While standard rates are typically discussed in terms of follower count, a massive following isn’t necessarily the holy grail for brands. Metrics like engagement — getting followers to take actions like commenting and clicking links or making purchases — are also extremely valuable to brands; as is an authentic voice. “An influencer must understand their audience and put out content that is interesting and engaging,” Hajjar said. “[They] must be excited about their content and their posts must be real, authentic and honest. They need to have their own voice [and post] consistently because with such a large number of influencers on social media, they will need to find something that sets them apart.”
And they don’t need to wait until they have 50,000 followers to start monetizing. “An influencer can begin monetizing from the moment they have one follower,” Hajjar said, explaining that many advertisers have public affiliate programs that allow anyone to partner with them and drive affiliate sales. And when it comes to brand sponsorships, both Hajjar and Micheli said micro-influencers — who could have anywhere from 1,000 to 10,000 followers, according to influencer marketing platform IZEA — can also be very attractive to brands. “Internally, we always look at how many people does this person actually influence, not how many followers they have,” Micheli said. “A lot of influencers have tons of followers [but] produce minimum results and low engagement.”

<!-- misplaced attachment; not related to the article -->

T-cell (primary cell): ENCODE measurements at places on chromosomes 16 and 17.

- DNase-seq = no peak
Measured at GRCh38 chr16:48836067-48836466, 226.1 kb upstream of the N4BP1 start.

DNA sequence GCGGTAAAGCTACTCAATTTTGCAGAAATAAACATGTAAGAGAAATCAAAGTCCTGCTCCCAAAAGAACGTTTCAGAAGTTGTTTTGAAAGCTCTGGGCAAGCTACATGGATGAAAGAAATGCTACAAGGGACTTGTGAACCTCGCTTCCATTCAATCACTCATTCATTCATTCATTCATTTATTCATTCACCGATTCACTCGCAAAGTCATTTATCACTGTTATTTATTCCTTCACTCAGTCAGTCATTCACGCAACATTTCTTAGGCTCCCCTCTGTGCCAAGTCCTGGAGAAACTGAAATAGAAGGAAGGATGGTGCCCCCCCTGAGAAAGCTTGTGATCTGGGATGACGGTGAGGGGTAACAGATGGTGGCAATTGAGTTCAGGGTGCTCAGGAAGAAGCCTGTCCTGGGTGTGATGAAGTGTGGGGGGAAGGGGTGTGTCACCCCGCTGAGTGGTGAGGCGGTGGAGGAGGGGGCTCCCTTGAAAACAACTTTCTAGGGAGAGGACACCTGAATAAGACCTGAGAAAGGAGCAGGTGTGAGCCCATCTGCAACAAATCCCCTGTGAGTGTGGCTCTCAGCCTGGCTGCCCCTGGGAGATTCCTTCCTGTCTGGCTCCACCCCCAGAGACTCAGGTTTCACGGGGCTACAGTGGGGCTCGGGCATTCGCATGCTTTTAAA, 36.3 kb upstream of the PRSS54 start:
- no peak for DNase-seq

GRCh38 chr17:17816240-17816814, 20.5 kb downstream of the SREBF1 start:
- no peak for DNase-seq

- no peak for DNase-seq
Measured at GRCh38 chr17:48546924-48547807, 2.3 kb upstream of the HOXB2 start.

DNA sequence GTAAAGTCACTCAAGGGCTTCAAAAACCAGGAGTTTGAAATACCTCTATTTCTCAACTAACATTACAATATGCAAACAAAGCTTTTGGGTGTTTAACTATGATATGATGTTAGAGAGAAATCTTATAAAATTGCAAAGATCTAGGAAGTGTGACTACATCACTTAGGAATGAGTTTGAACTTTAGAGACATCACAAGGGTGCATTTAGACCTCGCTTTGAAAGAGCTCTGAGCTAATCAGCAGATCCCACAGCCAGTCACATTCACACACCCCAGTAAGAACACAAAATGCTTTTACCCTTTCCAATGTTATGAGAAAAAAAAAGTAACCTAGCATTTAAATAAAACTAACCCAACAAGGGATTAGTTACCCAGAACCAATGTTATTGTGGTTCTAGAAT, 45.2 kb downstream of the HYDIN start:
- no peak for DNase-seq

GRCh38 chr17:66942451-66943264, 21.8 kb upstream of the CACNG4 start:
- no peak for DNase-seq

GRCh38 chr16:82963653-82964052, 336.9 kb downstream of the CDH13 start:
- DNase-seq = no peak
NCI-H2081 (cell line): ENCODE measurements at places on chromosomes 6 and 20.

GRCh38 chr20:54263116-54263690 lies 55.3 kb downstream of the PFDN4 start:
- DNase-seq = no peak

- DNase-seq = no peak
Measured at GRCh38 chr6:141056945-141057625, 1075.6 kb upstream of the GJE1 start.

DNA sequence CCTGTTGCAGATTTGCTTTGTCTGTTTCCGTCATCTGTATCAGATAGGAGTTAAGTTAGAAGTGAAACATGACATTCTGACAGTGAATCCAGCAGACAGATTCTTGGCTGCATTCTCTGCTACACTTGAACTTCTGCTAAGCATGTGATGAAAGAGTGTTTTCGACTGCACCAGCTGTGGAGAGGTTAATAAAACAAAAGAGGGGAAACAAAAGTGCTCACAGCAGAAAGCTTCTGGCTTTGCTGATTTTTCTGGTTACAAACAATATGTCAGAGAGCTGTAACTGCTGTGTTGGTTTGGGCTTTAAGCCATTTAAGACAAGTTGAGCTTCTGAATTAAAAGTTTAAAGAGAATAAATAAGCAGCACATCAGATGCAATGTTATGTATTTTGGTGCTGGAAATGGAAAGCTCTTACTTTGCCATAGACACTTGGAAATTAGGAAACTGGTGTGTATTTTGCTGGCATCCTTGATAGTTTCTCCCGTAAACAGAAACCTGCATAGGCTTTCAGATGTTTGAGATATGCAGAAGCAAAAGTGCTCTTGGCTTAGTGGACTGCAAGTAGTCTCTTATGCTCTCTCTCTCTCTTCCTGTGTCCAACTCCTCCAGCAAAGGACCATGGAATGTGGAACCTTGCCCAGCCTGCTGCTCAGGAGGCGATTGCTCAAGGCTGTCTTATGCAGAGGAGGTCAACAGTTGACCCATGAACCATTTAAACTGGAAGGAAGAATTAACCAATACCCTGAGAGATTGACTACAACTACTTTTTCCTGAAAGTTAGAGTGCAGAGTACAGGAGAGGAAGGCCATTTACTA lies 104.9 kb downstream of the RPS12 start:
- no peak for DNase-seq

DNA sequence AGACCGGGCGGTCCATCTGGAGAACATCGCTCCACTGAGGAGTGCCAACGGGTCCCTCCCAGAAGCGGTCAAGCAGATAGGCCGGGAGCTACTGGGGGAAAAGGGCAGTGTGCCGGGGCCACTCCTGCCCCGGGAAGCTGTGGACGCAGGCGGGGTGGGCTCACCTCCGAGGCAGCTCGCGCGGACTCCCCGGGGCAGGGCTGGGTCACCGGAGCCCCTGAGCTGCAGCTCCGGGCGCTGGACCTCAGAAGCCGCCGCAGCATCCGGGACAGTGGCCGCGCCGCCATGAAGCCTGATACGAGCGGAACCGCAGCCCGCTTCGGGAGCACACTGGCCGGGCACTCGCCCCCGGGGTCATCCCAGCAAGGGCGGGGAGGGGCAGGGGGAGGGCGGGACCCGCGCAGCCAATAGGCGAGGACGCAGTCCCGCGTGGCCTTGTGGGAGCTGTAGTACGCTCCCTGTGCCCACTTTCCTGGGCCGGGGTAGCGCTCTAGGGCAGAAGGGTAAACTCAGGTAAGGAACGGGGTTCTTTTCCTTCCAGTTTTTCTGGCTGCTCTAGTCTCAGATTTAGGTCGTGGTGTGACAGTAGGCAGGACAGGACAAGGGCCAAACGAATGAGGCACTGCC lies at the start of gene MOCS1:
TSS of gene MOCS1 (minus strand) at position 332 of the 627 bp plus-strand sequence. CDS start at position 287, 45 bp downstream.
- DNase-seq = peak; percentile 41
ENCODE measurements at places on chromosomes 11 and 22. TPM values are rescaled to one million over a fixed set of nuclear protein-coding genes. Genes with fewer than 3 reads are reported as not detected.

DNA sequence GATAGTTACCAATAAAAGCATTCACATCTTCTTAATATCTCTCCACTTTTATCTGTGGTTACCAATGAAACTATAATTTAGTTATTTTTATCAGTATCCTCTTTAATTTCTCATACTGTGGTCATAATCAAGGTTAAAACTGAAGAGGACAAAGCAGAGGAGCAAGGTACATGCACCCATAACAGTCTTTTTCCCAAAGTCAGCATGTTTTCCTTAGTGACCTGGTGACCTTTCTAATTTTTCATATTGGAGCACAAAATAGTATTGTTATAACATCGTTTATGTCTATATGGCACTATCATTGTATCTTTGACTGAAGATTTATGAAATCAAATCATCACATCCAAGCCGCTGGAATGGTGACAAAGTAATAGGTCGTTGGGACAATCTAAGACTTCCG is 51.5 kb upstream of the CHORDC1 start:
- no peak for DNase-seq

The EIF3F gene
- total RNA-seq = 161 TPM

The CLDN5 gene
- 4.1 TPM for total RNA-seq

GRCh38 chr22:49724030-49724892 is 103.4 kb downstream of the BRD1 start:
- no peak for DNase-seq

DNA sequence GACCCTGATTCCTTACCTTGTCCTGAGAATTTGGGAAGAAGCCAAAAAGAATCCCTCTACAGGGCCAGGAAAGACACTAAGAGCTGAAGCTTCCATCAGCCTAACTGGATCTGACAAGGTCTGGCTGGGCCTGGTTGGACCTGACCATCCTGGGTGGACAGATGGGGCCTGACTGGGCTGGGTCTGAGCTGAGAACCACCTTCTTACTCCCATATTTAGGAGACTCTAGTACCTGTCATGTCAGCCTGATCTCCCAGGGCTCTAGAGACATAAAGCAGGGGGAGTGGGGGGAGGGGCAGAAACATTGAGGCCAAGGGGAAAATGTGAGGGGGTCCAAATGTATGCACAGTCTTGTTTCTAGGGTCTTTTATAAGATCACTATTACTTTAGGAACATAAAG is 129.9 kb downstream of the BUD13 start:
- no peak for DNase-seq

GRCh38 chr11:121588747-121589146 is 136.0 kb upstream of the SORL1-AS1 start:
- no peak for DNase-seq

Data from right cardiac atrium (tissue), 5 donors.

Meanwhile, “an influencer with 500 followers could be more successful in driving sales than an influencer with 10,000 followers,” Hajjar said. And “a smaller following does not necessarily equal smaller performance. In fact, often the opposite is true. When micro-influencers are extremely engaged with their audiences, they tend to be able to drive significant performance for advertisers.”
It’s not necessarily easy money
Being a social media influencer can certainly seem like a charmed life, but there’s almost always a lot more going on behind the scenes than what we see on an Instagram feed. As USA Today reported, many influencers work longer hours than they did in their previous full-time jobs, and spend huge portions of their days interacting with followers and building engagement on social media.
And then there are the legal requirements. The influencer career is relatively new, so the rules may not always have been very cut and dry — but in recent years, the Federal Trade Commission (FTC) has been cracking down on influencers who don’t properly disclose paid partnerships. “Influencers must be transparent about their relationship with the advertiser and include in their posts the proper disclosures as required by law,” Hajjar said, referring to the FTC’s Endorsement Guides. The guides are extensive and include a variety of requirements based on endorsement type. And if influencers don’t properly abide by the rules, it can cost them big-time in the form of fines (per the FTC, a single violation could lead to a penalty of up to $40,654) and lawsuits (like the one celebrities like Kendall Jenner and Bella Hadid are embroiled in relating to the infamous Fyre Festival).
Ultimately, influencers may have the ability to rake in the dough — but it’s not exactly the “get rich quick” path so many are often looking for.